FIGURE 6. Expression of salt-inducible genes in WT, ATG8-OX, atg5, and atg9 following salt treatment. Ten-day-old seedlings were incubated in liquid 1/2 MS containing 150 mM NaCl for 0 (control), 30 min, and 3 h. Transcript levels of selected salt-inducible genes were profiled and normalized to the wild-type control. ∗p < 0.05, ∗∗p < 0.01, ∗∗∗p < 0.001, respectively. Red star = compared with WT at time point 0; Black star = compared with the same germplasm at time point 0. Three biological replicates, each consisting of three technical repeats were done, and one representative replicate is shown. Bar = standard error.
Sequestration of Sodium Ions in the Vacuole of Root Cells Is Correlated with Autophagy Levels
To see whether autophagy might play a role in Na+ compartmentation upon salt stress, sodium ions were visualized with CoroNa Green, a fluorescent dye specific for Na+-imaging, with a same set of scanning parameters on a confocal microscope. The lipophilic dye FM4-64 was used to stain the PM, outlining the cells. Without NaCl, the fluorescence was barely visible (Supplementary Figures 7, 8) as reported (Oh et al., 2010). After 8 h of 100 mM NaCl treatment, striking differences in fluorescent intensity was observed among the lines (Figure 7 and Supplementary Figure S7). As described (Oh et al., 2010), Na+ accumulated in the vacuoles of root cortex cells in all lines, however, at very different quantities. Compared with the wild-type, very weak signals were detected in atg2, atg5, and atg7, whereas much stronger signals were observed in ATG8-OX (Figure 7 and Supplementary Figure S8). atg9 had lower-than-WT yet clearly visible signals (Figure 7 and Supplementary Figure S9). The observation suggested that sodium compartmentation in the root cortex cells positively correlates with the level of autophagy.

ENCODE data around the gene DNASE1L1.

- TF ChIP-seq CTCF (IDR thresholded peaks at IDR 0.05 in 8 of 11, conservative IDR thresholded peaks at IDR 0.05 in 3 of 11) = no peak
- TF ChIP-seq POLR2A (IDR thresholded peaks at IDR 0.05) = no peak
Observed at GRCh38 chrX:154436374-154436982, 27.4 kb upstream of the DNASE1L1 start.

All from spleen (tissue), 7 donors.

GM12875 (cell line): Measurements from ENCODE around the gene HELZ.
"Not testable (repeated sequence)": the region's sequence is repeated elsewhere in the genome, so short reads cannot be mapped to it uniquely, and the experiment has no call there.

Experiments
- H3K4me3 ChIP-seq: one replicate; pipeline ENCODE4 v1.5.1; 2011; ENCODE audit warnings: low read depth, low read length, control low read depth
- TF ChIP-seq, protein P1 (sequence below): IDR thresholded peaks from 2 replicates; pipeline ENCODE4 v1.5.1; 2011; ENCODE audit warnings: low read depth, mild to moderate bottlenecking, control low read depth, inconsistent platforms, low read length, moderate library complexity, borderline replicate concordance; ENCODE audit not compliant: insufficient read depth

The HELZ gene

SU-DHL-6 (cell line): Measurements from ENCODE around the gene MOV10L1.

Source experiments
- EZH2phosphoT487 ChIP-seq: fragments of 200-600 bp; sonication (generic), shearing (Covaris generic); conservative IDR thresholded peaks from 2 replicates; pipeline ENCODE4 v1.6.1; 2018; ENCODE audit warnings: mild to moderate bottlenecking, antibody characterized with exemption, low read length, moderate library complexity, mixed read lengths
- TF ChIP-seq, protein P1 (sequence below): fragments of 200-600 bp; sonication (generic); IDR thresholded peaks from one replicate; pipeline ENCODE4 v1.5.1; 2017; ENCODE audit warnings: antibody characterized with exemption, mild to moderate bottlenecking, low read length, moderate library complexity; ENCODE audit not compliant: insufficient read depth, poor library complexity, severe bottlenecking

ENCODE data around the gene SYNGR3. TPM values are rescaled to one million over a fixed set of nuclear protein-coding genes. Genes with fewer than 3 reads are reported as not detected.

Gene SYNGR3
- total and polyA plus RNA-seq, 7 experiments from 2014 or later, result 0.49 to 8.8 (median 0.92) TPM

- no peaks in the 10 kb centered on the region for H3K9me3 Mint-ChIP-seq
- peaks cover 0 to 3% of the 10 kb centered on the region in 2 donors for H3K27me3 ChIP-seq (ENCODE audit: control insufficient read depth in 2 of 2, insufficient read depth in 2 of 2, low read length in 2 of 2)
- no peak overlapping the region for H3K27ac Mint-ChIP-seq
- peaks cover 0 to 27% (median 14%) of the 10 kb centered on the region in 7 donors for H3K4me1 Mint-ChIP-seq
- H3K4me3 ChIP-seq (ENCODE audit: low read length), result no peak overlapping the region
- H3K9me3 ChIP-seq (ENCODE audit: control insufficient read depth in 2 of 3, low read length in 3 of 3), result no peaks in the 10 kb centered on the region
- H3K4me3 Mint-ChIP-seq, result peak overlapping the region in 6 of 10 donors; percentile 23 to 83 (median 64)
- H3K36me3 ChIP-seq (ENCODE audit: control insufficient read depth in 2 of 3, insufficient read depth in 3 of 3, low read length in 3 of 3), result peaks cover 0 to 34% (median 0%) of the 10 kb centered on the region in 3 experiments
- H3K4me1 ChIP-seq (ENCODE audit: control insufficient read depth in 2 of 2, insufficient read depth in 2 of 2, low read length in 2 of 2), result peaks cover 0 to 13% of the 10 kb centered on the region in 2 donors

FIGURE 7. Imaging of Na+ in seedling roots of WT, autophagy mutants, and ATG8-OX. (A) Roots of 5-day-old wild-type, atg5, atg7, atg2, atg9, and ATG8-OX seedlings were incubated in liquid 1/2 MS containing 100 mM NaCl for 6 h, stained with CoroNa Green AM (5 μM) in the presence of 100 mM NaCl for 2 h, and scanned with a confocal microscope. The root tip region is shown (upper panel). Cortex cells in the meristematic region are 2.5× magnified (lower panel). Plasma membrane was stained with FM4-64 before scanning. (B) Quantification of CoroNa Green AM fluorescent intensity in (A). More than 30 cells from more than 20 roots (three biological replicates), were quantified. Bar = 25 μm in (A). ∗∗∗p < 0.001. Red star = lower than WT; black star = higher than WT in (B).
ProATG8a:GFP-ATG8a as a New Marker Line for Autophagy